Shortly after Couriel joined the firm, it was hired to be the independent investigator for the panel reviewing Puerto Rico’s financial crisis to determine not only what had gone wrong but how it could be prevented in the future. Couriel led the firm’s effort.
“Our role in this process was to be independent, do it with integrity, apply the rule of law in what could have otherwise been a very, very tense situation,” Kobre said. “John was our leader in that matter…. John actually had an ability to bring people together with different points of view and all work toward a common good.”
The panel produced a 608-page, widely praised report in less than a year, he said.
“John represents all that is good about our profession. He’s an extremely hard worker, has tremendous integrity, is extremely kind, respected, motivating, has tremendous judgment, and is a great leader,” Kobre said. “How refreshing it is today in this polarized world to have somebody to ascend to this position who really brings people together rather than separates them.”
Bar President Michael Tanner and immediate Past President Dori Foster-Morales attended the ceremony, and Foster-Morales followed Bar tradition by presenting Couriel with a holy book to use in his swearing in.
She read three Biblical passages, including Psalm 82:3: “Defend the weak and the fatherless; uphold the cause of the poor and the oppressed,” and Proverbs 1:3: “To receive the instruction of wisdom, justice, and judgment, and equity.”
“May God continue to bless you with wisdom and compassion,” Foster-Morales said.
A. Dax Bello, president of the Cuban American Bar Association, noted that Couriel’s father, John, Sr., was a refugee from Cuba who came to Miami in 1961 at the age of 10 as part of Operation Pedro Pan, which brought 14,000 Cuban children to the U.S.
“This nation gave John Couriel’s father every opportunity he needed to live a successful life, to raise a successful family, and we’re here today for the son of a refugee’s appointment as the 90th Supreme Court justice of the great state of Florida,” Bello said.
Two of Couriel’s immediate predecessors on the Supreme Court played a role on his various swearing in ceremonies. Former Justice Barbara Lagoa, who Couriel replaced on the court, did his initial oath administration in Couriel’s driveway. Both wore robes and, as Couriel recounted it, passing drivers honked, probably thinking they were in a virtual high school graduation ceremony.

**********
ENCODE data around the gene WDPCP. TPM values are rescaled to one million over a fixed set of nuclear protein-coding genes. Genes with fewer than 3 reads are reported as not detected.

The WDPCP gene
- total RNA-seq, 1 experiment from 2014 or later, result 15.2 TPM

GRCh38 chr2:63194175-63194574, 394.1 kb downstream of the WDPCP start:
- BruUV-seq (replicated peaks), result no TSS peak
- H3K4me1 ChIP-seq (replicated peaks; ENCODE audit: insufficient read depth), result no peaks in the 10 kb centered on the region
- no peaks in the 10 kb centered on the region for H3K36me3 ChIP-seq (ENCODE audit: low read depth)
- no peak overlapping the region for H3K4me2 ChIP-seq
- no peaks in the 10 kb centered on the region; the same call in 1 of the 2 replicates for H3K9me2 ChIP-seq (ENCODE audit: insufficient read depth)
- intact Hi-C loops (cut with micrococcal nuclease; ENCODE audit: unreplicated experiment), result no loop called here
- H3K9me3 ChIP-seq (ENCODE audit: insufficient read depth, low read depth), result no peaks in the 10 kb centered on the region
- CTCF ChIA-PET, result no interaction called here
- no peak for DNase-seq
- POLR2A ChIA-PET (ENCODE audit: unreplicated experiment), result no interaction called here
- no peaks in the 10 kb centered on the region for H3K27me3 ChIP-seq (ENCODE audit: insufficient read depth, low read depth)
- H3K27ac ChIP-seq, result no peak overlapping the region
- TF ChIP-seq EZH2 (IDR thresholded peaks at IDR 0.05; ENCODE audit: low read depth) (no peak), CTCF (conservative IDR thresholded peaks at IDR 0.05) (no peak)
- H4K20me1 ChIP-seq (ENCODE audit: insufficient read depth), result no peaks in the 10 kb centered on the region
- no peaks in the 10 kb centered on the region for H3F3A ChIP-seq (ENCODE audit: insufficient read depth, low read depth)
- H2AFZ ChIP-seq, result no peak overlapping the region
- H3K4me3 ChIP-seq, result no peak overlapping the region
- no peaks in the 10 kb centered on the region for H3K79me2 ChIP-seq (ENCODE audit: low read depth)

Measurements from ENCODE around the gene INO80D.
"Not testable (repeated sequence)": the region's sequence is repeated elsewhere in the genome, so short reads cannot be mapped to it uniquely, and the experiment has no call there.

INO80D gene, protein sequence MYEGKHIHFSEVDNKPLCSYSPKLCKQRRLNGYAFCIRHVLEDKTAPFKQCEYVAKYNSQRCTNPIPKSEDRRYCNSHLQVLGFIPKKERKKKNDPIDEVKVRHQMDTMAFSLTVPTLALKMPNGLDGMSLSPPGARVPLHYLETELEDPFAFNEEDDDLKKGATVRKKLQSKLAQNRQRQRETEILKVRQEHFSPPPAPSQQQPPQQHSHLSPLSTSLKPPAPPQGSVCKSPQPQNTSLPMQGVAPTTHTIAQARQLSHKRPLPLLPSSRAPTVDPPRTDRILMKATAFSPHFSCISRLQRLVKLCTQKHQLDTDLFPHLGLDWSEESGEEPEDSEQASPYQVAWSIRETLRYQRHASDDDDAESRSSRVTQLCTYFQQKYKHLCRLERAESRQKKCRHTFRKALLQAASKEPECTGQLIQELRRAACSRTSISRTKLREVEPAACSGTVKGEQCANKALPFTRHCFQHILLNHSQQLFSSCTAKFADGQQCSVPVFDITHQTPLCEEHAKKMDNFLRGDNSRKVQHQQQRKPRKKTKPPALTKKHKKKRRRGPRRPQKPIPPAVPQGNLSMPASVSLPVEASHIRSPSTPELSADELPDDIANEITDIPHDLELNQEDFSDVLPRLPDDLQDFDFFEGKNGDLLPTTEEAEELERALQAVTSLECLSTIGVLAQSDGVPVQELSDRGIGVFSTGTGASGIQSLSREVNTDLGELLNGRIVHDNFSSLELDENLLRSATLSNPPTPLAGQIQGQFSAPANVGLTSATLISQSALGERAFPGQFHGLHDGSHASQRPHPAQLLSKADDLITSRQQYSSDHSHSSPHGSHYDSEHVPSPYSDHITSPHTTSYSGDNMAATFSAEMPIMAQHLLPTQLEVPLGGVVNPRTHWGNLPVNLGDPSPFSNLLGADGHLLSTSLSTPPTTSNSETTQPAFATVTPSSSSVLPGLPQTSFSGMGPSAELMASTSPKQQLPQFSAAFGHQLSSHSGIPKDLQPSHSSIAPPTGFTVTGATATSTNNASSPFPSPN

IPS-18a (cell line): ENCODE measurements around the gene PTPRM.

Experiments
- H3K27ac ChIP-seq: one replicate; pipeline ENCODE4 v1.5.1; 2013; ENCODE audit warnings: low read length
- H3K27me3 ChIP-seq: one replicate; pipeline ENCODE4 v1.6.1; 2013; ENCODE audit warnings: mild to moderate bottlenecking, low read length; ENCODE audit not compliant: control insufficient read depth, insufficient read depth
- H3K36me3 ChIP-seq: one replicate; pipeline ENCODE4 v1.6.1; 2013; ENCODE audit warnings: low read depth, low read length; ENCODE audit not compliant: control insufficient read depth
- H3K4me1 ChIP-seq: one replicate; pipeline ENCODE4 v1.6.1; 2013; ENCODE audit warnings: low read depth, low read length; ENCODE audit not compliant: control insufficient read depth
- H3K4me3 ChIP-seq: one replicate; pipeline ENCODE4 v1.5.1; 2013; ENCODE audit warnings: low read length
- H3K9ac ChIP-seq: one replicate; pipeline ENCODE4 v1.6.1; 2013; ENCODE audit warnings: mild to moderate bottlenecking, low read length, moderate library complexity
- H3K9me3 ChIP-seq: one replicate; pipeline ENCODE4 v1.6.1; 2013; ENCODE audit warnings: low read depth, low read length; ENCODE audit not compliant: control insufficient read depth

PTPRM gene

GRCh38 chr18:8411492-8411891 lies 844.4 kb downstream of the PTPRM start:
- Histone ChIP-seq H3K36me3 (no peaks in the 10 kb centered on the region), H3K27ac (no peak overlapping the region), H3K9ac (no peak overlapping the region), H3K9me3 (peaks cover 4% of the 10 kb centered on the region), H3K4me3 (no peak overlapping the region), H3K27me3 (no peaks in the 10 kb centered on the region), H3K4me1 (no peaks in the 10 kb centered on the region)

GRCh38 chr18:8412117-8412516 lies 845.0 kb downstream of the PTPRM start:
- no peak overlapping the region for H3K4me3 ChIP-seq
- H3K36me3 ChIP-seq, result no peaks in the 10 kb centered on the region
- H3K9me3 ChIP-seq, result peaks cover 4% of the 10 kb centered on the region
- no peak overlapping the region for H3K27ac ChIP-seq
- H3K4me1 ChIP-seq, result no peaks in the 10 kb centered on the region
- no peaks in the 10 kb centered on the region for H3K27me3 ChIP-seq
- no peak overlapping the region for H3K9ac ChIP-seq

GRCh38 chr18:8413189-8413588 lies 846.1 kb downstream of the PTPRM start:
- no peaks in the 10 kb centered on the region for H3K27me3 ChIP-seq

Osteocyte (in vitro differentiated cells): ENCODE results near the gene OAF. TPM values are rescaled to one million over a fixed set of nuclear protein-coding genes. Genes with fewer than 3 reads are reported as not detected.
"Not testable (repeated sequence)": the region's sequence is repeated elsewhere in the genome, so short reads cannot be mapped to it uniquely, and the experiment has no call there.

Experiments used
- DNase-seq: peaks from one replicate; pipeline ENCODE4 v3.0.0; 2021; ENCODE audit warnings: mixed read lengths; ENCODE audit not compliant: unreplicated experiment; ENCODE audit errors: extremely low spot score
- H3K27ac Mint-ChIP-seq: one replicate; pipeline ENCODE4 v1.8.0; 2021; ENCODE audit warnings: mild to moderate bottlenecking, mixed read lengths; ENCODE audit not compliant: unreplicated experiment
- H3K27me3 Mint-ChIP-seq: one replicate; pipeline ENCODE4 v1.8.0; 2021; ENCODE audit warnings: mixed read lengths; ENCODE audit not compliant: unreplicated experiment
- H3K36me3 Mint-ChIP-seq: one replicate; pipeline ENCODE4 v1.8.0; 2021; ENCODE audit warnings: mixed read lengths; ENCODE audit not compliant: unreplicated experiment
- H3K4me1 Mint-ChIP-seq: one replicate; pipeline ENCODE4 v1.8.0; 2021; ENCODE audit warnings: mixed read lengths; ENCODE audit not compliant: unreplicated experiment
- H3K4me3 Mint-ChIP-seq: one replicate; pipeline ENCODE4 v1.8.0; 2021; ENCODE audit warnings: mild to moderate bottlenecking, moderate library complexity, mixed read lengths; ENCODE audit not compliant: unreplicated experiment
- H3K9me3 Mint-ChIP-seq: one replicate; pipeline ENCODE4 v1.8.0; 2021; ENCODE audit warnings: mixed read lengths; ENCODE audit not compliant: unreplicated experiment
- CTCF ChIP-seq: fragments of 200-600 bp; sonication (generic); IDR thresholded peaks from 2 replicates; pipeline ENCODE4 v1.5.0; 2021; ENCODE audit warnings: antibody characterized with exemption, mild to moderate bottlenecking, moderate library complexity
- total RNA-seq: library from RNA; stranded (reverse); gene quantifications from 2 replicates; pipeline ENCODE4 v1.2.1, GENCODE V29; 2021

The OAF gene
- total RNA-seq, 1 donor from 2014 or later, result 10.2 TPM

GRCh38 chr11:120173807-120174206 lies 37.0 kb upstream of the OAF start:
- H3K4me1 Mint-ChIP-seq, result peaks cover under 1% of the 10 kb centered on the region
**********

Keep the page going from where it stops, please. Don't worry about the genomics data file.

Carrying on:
“It was the best commencement of my life,” Couriel said.
Former Justice Robert Luck, who like Lagoa now sits on the 11th U.S. Circuit Court of Appeals and with her joined the Supreme Court early in 2019, administered the oath at the ceremonial session.
Luck talked about the importance of the oath, which represents a public commitment by a justice to fulfill the constitutional duties of the office. He noted he kept a laminated copy of his justice oath, which he passed along to Couriel.
“John committed long ago, as long as I’ve known him over the past 27 years, to serve our Constitution and government and do so well and faithfully,” Luck said. “…It is part of John’s lifetime commitment to serving this great state.”
Couriel used his time at the end of the ceremony to thank a plethora of people, including teachers and fellow primary and secondary school classmates, college professors and classmates, colleagues and mentors in his private and public jobs, and particularly his family.
“Those of us who ourselves arrived in this country or remember our relatives who did, often say that we owe a debt to America that we can never repay,” Couriel said. “But America did more than loan me something, it invested in me. I thank you Governor [DeSantis] for putting me where, with God’s help, the return on that investment can be greatest.”
Couriel is married to Dr. Rebecca Toonkel, and they have two children, Jonas and Eden (who led the Pledge of Allegiance at the ceremonial session).
He received his A.B. and law degree from Harvard, the latter in 2003, and clerked for Judge John D. Bates of the U.S. District Court for the District of Columbia. He worked for Davis Polk & Wardwell in New York City before joining the U.S. attorney’s office in 2009 as an assistant U.S. attorney. In 2013, he joined Kobre & Kim, where he worked until joining the court.